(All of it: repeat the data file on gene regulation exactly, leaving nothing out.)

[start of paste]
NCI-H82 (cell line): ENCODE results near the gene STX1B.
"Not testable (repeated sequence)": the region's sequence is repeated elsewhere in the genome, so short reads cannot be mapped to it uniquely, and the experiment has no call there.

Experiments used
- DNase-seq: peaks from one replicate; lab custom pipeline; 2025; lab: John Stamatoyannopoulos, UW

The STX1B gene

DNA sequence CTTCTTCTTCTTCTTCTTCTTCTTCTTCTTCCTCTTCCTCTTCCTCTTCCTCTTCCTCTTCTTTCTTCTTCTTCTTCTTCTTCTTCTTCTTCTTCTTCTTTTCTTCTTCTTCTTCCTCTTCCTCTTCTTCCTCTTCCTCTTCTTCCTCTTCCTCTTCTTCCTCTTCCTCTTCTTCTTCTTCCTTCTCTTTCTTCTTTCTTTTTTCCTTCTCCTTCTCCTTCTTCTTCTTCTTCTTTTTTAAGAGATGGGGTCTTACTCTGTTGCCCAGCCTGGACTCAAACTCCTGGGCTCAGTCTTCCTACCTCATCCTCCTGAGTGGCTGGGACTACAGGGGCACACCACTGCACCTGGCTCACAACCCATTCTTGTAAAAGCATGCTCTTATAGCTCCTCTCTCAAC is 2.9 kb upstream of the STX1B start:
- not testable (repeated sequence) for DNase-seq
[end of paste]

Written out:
NCI-H82 (cell line): ENCODE results near the gene STX1B.
"Not testable (repeated sequence)": the region's sequence is repeated elsewhere in the genome, so short reads cannot be mapped to it uniquely, and the experiment has no call there.

Experiments used
- DNase-seq: peaks from one replicate; lab custom pipeline; 2025; lab: John Stamatoyannopoulos, UW

The STX1B gene

DNA sequence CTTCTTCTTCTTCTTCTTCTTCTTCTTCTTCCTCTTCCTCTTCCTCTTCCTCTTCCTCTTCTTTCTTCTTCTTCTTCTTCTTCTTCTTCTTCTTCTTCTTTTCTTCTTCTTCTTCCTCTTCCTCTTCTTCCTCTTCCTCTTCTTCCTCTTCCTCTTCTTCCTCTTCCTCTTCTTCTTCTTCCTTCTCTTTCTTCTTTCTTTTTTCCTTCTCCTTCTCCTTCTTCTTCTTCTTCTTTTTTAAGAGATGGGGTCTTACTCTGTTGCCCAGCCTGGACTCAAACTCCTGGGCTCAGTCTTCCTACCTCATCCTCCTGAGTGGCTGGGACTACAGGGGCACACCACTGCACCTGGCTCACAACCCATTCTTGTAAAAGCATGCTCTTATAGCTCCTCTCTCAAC is 2.9 kb upstream of the STX1B start:
- not testable (repeated sequence) for DNase-seq